Former Boise State quarterback Taylor Tharp is headed to Salt Lake City for a tryout with the Utah Blaze, an Arena Football League team in desperate need of a quarterback for this weekend’s game against Chicago. Tharp appears to be healed from a serious shoulder injury he suffered during the Boise Burn’s regular season finale last July. In Utah, if he makes the club and plays, Tharp would be facing a Rush defense that will feature former Burn standouts Mark Weivoda and Nygel Rogers. The Blaze. meanwhile, have ex-Burn kicker Ben Scott and fullback Damian Walker, as well as backup quarterback Mark Thorson, who played the second half for Utah last week and started the Burn’s playoff games last summer.
The appearance of Julia Ruth Stevens, Babe Ruth’s 93 year-old daughter, should be rather momentous Saturday night as the Babe is inducted into the World Sports Humanitarian Hall of Fame. This is a different kind of honor for the most iconic figure in baseball history, who will be remembered for his influence on integrating baseball, changing the face of America’s involvement in World War II, and raising the spirit and hopes of children and young people throughout his career. Bill Jenkinson, famed baseball historian and author of “The Year Babe Ruth Hit 104 Home Runs,” will introduce Stevens at the Steuckle Sky Center, and Babe’s great-grandson, Brent Stevens, will accompany her.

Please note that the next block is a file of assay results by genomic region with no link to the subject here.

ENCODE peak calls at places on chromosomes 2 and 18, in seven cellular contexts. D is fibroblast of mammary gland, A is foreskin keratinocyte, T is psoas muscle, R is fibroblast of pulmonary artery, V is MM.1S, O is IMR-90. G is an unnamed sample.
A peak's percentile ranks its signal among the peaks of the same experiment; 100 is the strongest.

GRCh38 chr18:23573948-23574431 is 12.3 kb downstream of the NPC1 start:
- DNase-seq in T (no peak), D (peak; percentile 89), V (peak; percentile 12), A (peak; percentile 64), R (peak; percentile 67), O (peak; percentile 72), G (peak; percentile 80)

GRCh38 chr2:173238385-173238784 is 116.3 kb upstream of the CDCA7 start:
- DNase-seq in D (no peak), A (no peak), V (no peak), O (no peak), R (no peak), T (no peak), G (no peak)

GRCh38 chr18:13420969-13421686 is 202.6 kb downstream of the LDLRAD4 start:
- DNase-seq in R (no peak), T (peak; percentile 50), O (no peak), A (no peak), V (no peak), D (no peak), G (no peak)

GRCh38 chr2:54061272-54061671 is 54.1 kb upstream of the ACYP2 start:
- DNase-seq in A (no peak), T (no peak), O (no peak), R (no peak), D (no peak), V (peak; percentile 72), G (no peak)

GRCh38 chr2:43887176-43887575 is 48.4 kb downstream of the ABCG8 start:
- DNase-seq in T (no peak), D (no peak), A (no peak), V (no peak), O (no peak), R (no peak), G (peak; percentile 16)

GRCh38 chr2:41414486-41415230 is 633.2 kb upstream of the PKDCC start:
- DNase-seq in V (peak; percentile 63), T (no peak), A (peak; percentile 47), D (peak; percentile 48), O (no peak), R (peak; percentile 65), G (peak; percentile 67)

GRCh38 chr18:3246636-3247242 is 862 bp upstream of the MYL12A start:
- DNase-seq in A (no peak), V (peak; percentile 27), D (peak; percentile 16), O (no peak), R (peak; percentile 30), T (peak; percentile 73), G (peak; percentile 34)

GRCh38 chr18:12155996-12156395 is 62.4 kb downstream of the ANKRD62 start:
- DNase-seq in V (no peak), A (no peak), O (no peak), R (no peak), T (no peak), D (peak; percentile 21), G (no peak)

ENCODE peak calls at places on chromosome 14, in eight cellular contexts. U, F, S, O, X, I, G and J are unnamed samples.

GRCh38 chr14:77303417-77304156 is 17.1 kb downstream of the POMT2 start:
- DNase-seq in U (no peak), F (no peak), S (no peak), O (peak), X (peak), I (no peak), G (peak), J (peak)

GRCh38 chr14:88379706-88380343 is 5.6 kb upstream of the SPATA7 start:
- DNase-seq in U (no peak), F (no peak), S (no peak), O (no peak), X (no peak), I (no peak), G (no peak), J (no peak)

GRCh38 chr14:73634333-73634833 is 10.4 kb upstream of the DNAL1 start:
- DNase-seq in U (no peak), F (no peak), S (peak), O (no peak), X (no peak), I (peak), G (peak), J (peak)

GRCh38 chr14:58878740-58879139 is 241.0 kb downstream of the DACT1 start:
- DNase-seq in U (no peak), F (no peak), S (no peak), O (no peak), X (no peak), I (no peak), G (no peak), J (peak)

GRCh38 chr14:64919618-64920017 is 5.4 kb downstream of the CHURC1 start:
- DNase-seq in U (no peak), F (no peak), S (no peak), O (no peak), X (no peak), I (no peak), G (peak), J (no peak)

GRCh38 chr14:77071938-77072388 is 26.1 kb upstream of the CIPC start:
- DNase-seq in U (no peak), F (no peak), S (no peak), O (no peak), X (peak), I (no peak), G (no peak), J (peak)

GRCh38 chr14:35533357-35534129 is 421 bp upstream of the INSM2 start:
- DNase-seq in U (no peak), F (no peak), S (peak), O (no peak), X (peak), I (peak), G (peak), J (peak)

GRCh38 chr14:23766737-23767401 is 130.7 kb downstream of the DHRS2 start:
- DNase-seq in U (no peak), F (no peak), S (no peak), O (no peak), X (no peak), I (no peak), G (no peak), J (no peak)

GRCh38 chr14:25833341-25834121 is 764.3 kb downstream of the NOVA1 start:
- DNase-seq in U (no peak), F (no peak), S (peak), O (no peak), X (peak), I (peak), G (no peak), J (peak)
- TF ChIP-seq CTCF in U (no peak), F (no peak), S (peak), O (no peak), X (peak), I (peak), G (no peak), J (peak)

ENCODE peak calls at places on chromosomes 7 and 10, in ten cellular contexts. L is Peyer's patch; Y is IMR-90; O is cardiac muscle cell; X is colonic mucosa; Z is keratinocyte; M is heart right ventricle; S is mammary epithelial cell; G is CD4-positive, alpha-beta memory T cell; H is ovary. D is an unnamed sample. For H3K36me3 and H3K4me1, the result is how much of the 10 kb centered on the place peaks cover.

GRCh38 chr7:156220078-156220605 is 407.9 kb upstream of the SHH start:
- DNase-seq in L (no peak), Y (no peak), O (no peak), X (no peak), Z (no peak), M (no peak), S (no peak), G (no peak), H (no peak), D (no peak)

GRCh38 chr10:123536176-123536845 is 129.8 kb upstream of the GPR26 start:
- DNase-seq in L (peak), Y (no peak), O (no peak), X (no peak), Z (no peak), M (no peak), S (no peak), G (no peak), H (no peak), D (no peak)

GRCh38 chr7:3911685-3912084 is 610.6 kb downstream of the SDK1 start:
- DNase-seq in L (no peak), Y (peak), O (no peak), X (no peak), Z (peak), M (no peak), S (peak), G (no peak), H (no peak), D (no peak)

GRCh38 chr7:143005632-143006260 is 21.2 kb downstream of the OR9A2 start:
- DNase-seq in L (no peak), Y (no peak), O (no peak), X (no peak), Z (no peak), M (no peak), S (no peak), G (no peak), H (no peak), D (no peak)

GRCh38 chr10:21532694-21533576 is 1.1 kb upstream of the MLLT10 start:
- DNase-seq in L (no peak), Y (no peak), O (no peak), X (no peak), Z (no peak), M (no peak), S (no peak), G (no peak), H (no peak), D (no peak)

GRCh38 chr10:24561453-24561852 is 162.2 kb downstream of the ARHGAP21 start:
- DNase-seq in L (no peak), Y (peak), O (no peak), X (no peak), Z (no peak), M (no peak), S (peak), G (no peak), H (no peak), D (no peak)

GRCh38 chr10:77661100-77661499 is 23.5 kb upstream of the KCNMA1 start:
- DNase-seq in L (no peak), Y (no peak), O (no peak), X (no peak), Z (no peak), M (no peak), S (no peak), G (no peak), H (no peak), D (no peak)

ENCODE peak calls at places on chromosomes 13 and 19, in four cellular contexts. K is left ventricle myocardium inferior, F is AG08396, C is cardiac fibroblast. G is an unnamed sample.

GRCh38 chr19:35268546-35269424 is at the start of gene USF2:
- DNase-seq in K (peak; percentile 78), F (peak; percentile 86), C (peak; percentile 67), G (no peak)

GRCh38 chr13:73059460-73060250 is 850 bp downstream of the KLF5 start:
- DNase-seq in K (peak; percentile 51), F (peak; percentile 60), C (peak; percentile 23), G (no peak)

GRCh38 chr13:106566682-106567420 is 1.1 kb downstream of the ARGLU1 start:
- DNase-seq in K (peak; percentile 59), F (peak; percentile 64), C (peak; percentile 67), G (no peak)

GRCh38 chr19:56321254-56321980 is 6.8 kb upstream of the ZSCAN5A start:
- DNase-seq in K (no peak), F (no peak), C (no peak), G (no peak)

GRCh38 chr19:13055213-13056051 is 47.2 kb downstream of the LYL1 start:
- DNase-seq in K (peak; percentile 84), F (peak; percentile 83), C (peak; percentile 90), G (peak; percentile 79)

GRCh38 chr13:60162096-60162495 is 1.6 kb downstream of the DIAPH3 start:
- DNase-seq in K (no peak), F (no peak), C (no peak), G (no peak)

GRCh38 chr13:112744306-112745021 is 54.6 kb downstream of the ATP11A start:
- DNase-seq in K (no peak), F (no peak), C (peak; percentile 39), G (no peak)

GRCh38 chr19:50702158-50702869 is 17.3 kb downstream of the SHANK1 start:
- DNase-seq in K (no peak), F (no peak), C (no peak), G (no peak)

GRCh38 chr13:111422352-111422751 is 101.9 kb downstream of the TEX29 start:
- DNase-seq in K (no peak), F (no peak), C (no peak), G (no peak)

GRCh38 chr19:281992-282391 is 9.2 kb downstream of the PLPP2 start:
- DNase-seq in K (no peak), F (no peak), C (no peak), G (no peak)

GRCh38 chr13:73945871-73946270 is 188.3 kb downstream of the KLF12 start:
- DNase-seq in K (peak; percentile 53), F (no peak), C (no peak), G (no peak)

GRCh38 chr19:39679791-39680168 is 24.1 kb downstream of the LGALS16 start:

Boise State’s Zacharias Arnos, the No. 8 seed in the triple jump, finished 11th last night at the NCAA Outdoor Track & Field Championships in Eugene. Arnos just missed the final round. The Broncos’ Kurt Felix begins his two days of competition in the decathlon today, with BSU’s Pontus Thomee throwing the javelin tonight. Thomee has high aspirations, as he is seeded second.
This Day In Sports…June 10, 1984:
During the height of the Larry Bird-Magic Johnson rivalry, the Boston Celtics wrap up the NBA championship with a 111-102 win over the Los Angeles Lakers in Game 7 of the Finals. Bird was the MVP of the series, but it was the Celtics’ Cedric Maxwell who came up big in the seventh game, scoring 24 points. Magic and the Lakers would win the NBA Finals over the Celts the following year.
(Tom Scott hosts the Scott Slant segment Sunday nights at 10:30PM on KTVB’s Sunday Sports Extra and anchors five sports segments each weekday on 1350 KTIK/The Ticket. He’s also handled color commentary on KTVB’s telecasts of Boise State football the last five seasons.)